Back at home, something that had been puzzling me was a problem with the music player, Amarok. I'd copied some .m4a files from my iBook, including some that I had ripped myself from CD and some from iTunes Plus. They played well and Amarok could read the tags, except sometimes they didn't and Amarok didn't read the tags. I had spent some time searching for m4a problems in linux, and performed several tests with other players in order to isolate the problem, until I saw that one of the files in my playlist queue was only 83 bytes on disk. That gave me the clue I needed quite quickly: iTunes, in its infinite wisdom, still conforms to the old Mac convention of saving every file as two files: one large one containing all the stuff you need, and one very small one containing some metadata for the OS. If I remember correctly, this was introduced back in the day to facilitate file association with the programs to run the files, a feature that's commonplace now but was pretty novel back in the DOS era. These days, it's implemented very differently on most OSes.
Anyway, those extra files start with the "." (dot) character, which causes linux file managers to hide them from the user, but which doesn't cause Amarok to skip them when looking for music files to play. So whenever Amarok encounters a file called .artist_title.m4a, it tries to add it to the collection, and it will show up in your random playlist. Solution: Make sure you can see those files in Konqueror or Dolphin, and delete them as they don't do anything useful in linux.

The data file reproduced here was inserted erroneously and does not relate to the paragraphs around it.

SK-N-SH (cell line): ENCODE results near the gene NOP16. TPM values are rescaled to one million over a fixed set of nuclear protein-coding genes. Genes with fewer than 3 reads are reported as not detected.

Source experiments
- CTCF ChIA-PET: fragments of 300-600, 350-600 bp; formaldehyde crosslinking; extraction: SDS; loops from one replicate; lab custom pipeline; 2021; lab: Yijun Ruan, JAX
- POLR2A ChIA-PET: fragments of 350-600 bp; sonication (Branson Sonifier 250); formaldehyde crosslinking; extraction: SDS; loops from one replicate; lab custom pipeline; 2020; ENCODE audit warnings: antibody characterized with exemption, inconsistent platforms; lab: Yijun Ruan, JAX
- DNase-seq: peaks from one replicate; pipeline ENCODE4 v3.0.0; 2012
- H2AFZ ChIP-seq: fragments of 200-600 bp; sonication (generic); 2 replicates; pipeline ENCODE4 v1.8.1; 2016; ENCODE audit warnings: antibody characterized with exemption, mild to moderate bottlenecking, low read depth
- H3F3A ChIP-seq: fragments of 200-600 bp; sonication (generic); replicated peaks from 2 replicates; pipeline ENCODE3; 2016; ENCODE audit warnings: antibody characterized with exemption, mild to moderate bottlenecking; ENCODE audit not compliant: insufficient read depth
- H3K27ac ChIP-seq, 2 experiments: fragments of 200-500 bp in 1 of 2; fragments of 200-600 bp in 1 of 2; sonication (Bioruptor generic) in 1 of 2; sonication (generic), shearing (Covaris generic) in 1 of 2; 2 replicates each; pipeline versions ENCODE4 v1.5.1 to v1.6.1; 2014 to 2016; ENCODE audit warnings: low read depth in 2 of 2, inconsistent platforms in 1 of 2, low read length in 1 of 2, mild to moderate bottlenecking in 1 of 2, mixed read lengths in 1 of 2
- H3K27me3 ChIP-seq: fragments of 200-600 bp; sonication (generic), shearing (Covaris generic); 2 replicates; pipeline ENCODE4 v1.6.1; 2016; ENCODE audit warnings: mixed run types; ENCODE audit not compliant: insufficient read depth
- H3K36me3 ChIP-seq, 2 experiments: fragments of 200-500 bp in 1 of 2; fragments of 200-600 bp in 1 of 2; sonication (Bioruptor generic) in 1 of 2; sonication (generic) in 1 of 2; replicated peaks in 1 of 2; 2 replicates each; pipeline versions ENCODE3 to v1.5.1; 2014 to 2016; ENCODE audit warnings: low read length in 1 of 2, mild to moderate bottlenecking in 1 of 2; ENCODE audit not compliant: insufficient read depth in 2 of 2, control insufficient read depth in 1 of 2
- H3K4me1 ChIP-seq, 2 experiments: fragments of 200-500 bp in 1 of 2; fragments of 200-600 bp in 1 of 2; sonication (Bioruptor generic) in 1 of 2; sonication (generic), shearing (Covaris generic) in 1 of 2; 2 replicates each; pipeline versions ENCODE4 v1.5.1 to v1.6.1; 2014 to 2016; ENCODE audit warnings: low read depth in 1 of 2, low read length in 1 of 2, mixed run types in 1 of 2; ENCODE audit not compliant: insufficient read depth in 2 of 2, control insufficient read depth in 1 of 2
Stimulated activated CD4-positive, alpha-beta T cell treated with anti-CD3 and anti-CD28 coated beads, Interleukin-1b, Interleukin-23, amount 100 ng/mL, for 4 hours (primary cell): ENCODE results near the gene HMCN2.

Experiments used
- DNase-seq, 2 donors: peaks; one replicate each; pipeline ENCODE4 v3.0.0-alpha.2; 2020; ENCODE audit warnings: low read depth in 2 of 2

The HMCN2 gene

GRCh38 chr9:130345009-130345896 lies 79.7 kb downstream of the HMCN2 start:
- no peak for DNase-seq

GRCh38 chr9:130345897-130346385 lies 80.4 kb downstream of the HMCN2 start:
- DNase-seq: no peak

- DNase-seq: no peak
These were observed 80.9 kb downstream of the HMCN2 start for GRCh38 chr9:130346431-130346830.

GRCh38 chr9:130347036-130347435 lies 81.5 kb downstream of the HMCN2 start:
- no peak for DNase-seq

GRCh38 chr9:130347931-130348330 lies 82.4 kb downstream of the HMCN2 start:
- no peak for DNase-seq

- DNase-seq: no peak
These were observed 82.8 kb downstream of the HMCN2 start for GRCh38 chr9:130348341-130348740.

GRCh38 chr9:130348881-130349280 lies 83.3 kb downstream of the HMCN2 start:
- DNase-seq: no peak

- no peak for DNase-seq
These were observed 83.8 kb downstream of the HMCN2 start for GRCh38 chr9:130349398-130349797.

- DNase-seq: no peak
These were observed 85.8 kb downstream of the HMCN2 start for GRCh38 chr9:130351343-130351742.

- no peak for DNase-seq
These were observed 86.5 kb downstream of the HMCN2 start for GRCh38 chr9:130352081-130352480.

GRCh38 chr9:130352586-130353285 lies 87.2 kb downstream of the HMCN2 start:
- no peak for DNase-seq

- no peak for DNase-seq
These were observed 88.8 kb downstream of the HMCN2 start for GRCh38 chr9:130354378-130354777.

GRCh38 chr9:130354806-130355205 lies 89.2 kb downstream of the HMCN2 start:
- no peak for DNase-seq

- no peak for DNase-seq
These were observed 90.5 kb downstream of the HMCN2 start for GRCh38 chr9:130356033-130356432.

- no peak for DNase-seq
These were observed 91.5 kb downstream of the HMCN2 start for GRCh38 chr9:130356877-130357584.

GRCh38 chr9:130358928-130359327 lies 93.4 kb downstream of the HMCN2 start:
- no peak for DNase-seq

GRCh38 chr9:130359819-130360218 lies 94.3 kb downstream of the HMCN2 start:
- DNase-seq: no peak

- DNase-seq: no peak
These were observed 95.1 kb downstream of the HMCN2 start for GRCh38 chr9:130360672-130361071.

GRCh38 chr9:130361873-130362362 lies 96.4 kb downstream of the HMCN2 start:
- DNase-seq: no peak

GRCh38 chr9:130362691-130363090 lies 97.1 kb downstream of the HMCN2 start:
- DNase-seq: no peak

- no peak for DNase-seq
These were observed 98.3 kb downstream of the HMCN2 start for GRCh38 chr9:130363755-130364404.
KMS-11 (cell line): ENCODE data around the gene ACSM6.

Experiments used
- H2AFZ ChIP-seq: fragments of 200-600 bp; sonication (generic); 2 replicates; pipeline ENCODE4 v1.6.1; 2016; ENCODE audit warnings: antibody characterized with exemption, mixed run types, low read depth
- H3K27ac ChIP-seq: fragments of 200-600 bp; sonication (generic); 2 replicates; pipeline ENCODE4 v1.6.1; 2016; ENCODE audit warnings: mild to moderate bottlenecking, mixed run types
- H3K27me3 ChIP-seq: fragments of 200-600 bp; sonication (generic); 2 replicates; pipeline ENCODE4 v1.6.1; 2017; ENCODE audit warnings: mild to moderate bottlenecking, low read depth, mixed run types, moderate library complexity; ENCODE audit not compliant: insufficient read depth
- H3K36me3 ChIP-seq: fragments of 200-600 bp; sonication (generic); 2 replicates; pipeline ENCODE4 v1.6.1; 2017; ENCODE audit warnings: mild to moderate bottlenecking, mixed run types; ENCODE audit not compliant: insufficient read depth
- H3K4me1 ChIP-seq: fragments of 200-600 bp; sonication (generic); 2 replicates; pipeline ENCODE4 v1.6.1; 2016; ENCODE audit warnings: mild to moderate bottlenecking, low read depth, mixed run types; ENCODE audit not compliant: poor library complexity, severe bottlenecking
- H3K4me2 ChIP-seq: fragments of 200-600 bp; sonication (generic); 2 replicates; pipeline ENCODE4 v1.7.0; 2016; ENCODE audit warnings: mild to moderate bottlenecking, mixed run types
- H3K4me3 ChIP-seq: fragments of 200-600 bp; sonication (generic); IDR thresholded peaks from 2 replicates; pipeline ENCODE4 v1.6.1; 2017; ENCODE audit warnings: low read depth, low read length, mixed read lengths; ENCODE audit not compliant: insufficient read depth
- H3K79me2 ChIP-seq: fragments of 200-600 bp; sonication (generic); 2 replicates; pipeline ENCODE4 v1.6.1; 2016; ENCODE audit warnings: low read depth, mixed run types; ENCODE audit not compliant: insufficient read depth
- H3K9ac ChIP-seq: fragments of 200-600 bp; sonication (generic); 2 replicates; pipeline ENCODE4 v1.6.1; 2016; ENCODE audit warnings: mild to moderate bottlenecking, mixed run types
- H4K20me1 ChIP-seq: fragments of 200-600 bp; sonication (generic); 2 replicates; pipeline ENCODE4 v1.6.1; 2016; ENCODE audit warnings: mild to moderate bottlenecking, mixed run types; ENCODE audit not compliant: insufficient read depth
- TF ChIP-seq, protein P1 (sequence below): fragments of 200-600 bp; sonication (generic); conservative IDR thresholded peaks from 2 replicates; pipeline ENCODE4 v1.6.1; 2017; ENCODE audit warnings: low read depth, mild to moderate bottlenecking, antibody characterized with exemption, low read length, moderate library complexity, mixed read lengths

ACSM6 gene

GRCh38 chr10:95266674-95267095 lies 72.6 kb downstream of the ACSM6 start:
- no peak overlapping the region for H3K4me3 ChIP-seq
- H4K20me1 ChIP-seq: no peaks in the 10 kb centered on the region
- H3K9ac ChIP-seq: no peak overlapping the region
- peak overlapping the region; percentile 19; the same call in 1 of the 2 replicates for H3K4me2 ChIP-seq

The fact that Amarok can play m4a files does contribute to it being a better player overall than iTunes Player, because it can play just about any audio most people will care to throw at it, whereas iTunes doesn't play nice with Ogg Vorbis, the format that most of my music is in. Sure, there's a plugin to support it*) but it slows iTunes down noticeably, and metadata display for Ogg Vorbis is still broken. Plus Amarok's interface, while not as sleek as iTunes player, flows really well, can be customized more, and doesn't depend on slightly-less-evil-than-Real Quicktime to run.

*) Of course, the plugin aspect makes for a rather unfair comparison, because technically, every codec in Amarok works as a plugin - but most of them come with the system and even the ones you have to install - which is straightforward - will then work for all of your installed linux system. From a user point of view, it all works a lot more smoothly.

November 12, 2007

Server changes

Apologies for the problems you may have reaching rocr.net on Sunday. Xepher, my webhost, moved to a different machine that day, and while the change had been in the works for many months, no exact date was known to me. As it happened, there were a few glitches with PHP and Perl scripts on my website, so it took a few hours for everything to fall into place even if you did get the updated DNS info early.

It all seems to be working now, at least from my point of view. The new machine is supposed to be a good deal faster and more spacious than the old one, so we should be good for a few more years.

A warning about Opera in Ubuntu 7.10

If you use (K)Ubuntu linux 7.10, Gutsy Gibbon, avoid using the new release of Opera web browser made especially for it. Based on my experiences, the combination poses a risk to your data and hardware.

One of the first things I did after installing Kubuntu on my system was to install Opera 9.24 - the version built for the previous release of Ubuntu, Feisty Fawn, because no Gutsy-specific version had been released yet. It turned out that this was one of the bigger disappointments in my use of Ubuntu, because it was terribly crash-prone. I left it out of my previous reports because it was an inappropriate release. But now that there is a Gutsy build, I'm afraid that it's much, much worse. Running that release of Opera, my entire system would freeze up after about 15 minutes of use, necessitating a hardware reset with the Reset button. At first I blamed the hardware until I realised that every time this happened, Opera had window focus. I avoided it for a while and the system stopped freezing up.